investigate the area in 1817, prophesying that “From want of timber, grass and
water, it would never be inhabited by civilized man.” Despite this statement squatters began to
settle the district in 1833 recognising the area’s agricultural potential. Vast sheep and cattle runs were introduced
and the area became known as ‘The Blands’ after a doctor. Sydney
It was not until Joseph Neeld discovered gold in 1893 that a centralized settlement developed. The town of
was laid out in 1894 to service the
new population of up to 10,000. However,
a settlement to the west at the “Main
Camp” had already developed which also boasted the “White Tank”, the only established water supply. Hence in 1895 Wyalong West
Wyalong was officially laid out.
West Wyalong’s crooked main street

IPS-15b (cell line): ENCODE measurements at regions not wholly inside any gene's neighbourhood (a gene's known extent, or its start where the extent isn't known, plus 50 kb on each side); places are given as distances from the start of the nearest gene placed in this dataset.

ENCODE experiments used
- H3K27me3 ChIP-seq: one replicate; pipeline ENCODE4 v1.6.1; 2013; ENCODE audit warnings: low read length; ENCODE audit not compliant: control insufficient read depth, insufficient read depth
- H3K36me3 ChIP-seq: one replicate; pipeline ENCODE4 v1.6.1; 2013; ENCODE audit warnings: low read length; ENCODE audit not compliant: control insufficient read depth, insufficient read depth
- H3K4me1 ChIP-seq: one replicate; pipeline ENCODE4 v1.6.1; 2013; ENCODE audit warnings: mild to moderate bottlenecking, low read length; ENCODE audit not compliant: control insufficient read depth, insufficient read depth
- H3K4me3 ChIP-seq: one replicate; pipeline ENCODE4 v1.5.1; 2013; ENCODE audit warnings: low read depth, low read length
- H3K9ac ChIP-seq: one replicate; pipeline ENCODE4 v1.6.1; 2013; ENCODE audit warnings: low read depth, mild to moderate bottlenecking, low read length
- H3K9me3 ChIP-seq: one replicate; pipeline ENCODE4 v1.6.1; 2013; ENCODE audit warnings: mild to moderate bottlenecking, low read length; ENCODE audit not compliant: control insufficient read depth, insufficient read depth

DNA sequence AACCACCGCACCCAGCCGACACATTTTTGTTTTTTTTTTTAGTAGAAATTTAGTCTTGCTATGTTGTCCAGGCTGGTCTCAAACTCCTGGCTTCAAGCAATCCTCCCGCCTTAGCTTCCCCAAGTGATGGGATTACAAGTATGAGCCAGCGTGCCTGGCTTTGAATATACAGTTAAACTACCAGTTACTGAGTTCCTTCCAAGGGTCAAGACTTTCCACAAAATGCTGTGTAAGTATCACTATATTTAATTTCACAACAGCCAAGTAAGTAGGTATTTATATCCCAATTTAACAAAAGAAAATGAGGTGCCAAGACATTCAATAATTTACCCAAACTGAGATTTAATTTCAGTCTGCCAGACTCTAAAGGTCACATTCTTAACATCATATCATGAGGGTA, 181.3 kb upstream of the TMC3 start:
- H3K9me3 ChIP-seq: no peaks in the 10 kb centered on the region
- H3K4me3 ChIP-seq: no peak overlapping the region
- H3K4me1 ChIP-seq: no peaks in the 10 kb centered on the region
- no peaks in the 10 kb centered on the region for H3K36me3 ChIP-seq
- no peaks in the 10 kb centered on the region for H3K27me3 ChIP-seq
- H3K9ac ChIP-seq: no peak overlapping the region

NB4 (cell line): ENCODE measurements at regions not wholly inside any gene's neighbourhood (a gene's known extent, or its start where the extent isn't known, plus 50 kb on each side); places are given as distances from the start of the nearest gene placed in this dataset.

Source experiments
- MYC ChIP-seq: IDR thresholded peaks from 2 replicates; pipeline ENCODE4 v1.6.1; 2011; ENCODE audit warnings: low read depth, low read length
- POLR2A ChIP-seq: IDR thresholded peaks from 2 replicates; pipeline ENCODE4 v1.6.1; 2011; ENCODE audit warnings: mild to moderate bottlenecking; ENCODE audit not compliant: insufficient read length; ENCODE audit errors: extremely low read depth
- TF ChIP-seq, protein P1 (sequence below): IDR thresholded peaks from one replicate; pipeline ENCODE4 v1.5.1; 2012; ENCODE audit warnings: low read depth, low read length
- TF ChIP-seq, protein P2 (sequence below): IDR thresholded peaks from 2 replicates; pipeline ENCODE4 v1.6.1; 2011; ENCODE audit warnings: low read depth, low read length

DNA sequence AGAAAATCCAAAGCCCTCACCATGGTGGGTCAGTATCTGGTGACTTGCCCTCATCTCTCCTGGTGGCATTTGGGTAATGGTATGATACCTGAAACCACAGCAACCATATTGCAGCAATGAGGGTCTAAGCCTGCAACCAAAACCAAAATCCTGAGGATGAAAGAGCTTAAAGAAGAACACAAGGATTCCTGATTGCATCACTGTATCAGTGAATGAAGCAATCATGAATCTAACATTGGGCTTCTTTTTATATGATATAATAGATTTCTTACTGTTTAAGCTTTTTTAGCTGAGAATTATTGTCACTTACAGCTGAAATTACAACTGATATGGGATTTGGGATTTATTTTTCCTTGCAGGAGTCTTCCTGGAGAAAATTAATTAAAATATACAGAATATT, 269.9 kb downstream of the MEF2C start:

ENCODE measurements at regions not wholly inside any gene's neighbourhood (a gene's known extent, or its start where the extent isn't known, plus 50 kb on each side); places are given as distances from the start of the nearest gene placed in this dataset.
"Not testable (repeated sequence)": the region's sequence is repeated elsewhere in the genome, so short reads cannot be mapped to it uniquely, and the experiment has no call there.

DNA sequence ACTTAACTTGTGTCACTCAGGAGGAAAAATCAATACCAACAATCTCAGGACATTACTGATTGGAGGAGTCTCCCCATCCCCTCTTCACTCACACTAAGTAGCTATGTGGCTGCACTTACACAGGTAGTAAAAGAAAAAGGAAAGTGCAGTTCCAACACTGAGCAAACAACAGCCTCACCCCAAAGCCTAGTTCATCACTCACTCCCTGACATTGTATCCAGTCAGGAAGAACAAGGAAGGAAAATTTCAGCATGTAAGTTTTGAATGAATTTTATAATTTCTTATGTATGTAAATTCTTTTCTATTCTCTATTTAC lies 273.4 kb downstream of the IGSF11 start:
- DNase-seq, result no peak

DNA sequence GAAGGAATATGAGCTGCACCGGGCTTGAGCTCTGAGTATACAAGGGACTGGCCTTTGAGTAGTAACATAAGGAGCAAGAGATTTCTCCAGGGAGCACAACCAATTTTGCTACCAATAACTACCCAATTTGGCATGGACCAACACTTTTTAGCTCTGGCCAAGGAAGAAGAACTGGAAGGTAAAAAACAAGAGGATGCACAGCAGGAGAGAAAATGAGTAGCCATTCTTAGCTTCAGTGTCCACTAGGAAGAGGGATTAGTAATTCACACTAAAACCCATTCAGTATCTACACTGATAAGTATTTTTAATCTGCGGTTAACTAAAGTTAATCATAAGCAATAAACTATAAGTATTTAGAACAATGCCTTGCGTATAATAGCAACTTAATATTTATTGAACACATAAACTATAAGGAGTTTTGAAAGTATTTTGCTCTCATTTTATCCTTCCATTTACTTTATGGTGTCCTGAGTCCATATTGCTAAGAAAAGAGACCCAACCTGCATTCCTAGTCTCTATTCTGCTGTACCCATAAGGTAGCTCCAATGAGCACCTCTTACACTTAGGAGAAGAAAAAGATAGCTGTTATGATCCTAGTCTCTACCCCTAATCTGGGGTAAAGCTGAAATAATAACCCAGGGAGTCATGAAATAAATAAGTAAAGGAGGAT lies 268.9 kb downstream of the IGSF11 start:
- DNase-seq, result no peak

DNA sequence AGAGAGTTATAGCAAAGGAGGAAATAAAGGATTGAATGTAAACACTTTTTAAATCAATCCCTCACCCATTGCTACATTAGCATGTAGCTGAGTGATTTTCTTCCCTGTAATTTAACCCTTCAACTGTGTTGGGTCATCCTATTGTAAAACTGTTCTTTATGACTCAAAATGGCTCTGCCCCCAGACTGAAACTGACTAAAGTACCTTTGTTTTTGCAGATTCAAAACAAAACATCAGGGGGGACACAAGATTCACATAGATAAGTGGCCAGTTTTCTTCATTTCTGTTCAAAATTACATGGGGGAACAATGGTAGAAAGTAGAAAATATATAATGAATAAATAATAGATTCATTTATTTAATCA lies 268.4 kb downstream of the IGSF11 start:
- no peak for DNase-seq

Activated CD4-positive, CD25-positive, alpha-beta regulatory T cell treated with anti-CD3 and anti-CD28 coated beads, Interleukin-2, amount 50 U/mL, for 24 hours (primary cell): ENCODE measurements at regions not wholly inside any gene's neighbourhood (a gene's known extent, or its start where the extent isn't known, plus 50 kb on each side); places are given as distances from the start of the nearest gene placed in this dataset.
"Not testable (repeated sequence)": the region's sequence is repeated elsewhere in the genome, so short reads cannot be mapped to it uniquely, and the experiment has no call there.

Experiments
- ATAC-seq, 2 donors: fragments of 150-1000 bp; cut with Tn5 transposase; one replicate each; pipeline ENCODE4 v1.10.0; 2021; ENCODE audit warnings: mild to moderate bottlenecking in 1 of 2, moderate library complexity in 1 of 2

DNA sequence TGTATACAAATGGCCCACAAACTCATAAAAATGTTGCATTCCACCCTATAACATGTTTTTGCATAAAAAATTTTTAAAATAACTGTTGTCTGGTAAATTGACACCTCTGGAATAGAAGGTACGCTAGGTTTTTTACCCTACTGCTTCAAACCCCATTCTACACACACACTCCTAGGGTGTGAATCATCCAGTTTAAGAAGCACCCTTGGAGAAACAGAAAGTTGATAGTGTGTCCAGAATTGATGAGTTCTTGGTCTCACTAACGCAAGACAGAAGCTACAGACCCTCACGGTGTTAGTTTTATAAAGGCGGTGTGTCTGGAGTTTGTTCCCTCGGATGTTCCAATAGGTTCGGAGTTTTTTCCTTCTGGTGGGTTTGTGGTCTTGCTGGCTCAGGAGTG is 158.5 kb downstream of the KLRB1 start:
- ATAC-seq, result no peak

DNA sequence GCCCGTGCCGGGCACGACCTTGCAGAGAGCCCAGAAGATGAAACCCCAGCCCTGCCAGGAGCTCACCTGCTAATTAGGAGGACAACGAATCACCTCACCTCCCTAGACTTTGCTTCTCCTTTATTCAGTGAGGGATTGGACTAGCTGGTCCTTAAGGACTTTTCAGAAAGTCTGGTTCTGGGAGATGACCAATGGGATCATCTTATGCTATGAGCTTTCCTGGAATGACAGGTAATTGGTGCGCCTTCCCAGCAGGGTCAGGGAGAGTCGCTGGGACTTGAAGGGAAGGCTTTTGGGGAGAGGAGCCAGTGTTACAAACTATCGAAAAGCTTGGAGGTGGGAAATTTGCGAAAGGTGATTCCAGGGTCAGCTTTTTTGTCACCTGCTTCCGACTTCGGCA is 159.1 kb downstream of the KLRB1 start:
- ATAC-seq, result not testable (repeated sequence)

reflects these days as it follows the original bullock track that curved around
trees and gold diggings. The Wyalong
fields were reported as one of the most productive gold fields in the state
until the 1920s.
After lunch we took Mollie for a walk and examined the Douglas DC3 Dakota – built in 1943 in
Oklahoma City, the plane was donated to the West Wyalong
Lions Club who made it a feature in the
outside our caravan park. Lions Park
|Douglas DC3 Dakota in the park - West Wyalong|
With over 220 roses the Rose Garden is situated across the road.
|Curved main street of West Wyalong - followed the original bullock tracks around the trees|
We walked along one side of the main street with some very old, well kept buildings, down to the walking track (which ended up being the flood drain) and back to the caravan park.
|Park - West Wyalong|
21 September 2012